When the Pro ECB media is telling us what a nice man Cook is, and what a good chap he is, they forget to mention that he is destroying Anderson by inflicting this work load on him. One of the reasons England have to play so many batsman is a certain opener (from a very decent family) is not contributing any runs for the team. If England win this match it will be despite Cook not because of him. And if they don’t they will be in trouble because the bowling attack will soon be on its knees. Big first session. If India can get lead up over 200 with wickets in hand going into lunch England will be struggling. If however they can bowl them out for a score less than 200 they must be firm favourites.

    As for the avalanche of pro Cook hysteria that will follow should England win this match. It’s worth remembering that this series is 4th VS 5th in the world.

    • Spot on about Swann. Whatever your views on Pietersen, it was always Swann’s departure which would have the greatest effect on the team, because he was not just three bowlers in one, he also made life much simpler for the captain. In any difficult situation, the correct solution was almost always to introduce Swann.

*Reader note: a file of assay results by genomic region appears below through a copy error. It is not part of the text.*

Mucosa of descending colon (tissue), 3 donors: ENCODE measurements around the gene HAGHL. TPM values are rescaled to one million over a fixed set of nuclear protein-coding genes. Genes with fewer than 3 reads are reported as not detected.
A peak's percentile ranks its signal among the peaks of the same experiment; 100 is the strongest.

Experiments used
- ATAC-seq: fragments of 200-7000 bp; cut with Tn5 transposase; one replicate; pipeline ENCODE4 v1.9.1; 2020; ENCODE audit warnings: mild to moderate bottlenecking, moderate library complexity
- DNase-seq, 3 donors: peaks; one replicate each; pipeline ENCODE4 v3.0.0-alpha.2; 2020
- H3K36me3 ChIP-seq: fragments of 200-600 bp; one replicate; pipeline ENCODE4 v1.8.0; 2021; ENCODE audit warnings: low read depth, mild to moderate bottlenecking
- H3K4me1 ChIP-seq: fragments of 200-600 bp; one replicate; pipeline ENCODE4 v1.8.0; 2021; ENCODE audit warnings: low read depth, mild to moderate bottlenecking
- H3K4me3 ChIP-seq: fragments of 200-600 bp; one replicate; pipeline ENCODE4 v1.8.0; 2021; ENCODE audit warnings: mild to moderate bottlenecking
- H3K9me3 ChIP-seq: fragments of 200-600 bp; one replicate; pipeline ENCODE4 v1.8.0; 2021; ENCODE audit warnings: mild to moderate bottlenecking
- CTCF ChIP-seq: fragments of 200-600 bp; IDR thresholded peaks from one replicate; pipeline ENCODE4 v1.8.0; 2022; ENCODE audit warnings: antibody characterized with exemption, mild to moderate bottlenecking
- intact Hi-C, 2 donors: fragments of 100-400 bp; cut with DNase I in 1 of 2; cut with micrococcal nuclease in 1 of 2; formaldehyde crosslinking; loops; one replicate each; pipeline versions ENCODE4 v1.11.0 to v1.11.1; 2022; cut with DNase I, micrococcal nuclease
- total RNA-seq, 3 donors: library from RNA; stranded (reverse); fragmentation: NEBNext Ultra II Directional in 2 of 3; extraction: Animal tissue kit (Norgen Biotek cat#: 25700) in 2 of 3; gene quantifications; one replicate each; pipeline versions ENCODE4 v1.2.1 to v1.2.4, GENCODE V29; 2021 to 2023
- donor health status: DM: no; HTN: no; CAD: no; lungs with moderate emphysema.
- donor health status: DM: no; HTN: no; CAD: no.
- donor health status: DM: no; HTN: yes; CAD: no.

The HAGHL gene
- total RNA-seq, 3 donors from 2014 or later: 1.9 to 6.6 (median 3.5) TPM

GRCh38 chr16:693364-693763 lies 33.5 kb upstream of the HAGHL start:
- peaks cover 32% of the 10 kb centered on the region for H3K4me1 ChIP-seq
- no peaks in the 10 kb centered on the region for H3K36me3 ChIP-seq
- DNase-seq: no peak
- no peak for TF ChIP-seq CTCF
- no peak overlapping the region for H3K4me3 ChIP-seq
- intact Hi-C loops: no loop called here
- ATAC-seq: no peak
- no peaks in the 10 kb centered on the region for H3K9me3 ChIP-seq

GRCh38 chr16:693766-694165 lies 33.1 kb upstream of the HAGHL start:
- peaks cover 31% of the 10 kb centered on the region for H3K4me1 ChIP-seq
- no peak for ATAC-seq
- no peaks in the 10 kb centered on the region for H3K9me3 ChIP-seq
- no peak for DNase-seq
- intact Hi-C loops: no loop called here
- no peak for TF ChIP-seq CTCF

It’s not Cook’s fault Swann has gone, but it is his fault that he is flogging Anderson into the ground. And is it really sensible to pick Broad when he’s unfit?

      • Broad is unfit, Prior is unfit. No wonder the senior players are supporting Cook. He keeps picking them despite their injuries.

        Although it was quite funny seeing Newman on Sky this morning calling for Priors head despite his constant defence of his chum Cook. Apparently everybody can be discarded except Cook.

  • Another excellent article, Maxie. I have become a regular reader of TFT. An excellent point by Ganguly, who impresses me as much as a commentator as he irritated me as a player, and well developed by you.

    As for what happens if England win, yes, all the mistakes of day one, when England squandered a pitch that had been tailor-made for them, will be forgotten. I strongly suspect that Mike Selvey has already written a piece that begins something like “Paul Downton, the ECB’s shrewd managing director, and much-maligned coach Peter Moores can be forgiven for permitting themselves a quiet smile of satisfaction”, but think he will possibly keep it on his hard disk for when/ if England win the series. Paul Newman and Lawrence Booth won’t be able to wait before crowing away. The Voice of Waitrose will write his usual pompous drivel. And alone on the farm for a few days’ respite, Alastair Cook will wonder if he can really pick things up and do it all again in a few days’ time.